BY TERESA SMITH, Times-Union Staff Writer
NORTH WEBSTER – The 10 mute swans killed on Backwater Lake last week
were not a nuisance, according to Linnea Petercheff, Indiana Department
of Natural Resources operations staff specialist.
Backwater and Webster lakes residents are outraged by the taking of
the swans and even more concerned when the hunter presented a state
permit to hunt the birds.
“The individual I’m aware of took 10 swans,” Petercheff said. “His
permit was revoked last week because he failed to use it properly. He
was not on or near the person’s property where he had the complaint. We
don’t believe the swans were a nuisance at the time he took them.”
Petercheff did not say whether any action would be taken against the
Until a couple of years ago, mute swans were protected by the U.S.
Fish and Wildlife Service under the Migratory Bird Treaty Act.
Introduced to the U.S. from Britain in the mid-1800s, mute swans are
considered exotic species. The first birds were spotted in Indiana in
the 1950s. The first breeding pair to settle here were identified in the
In 2005, Kyle Hupfer, Department of Natural Resources director,
authorized an emergency rule to allow homeowners and licensed nuisance
wild animal control operators to kill mute swans that are causing, or
threatening to cause, damage to property, or that are posing a health or
safety threat to persons or domestic animals.
“They overgraze aquatic vegetation and don’t leave enough habitat for
native animals,” Petercheff said. “We’re responsible for protecting our
wildlife species from the threats of exotics.”
The birds can be shot at any time of the year in accordance with
local ordinances. Permits for homeowners and licensed wild animal
control operators are free.
Mute swans are 50 to 60 inches long from bill to tail and have a
wingspan of 8 to 12 feet. They’ve established nesting grounds and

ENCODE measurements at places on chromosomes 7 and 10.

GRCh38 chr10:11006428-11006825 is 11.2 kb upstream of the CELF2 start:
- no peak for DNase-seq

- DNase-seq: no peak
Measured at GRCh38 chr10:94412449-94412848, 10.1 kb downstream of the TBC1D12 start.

territory across the U.S.
The birds have a black knob, lower bill and legs. The upper bill is
orange. The lack of a basal knob on the upper bill stretching to its
forehead is the best distinctive feature of the mute swan.
The mute swan holds its neck curved while swimming, bill bending
down. It can be often seen to hold its wings up above the back like a
The trumpeter swan, Cygnus buccinator, and the tundra swan, Cygnus
columbianus, are considered native species. They both have black bills,
legs and feet.
The trumpeter swans are slightly larger than tundra swans. It is very
difficult to tell the two species apart. At close range, a small yellow
mark at the base of the beak, close to the eye, can be seen on the
tundra. There is no such mark on the trumpeter swan.
Intentional releases in Michigan are believed responsible for
Indiana’s mute swan populations, along with escapes from waterfowl
hobbyists and landowners. Mute swans are aggressive birds that often
drive native waterfowl from wetlands. They can be hostile toward humans.
Pairs will defend an established breeding territory often with
extreme aggression toward intruding swan. Unlike mute swan, however,
aggression in wild trumpeters toward humans is rare.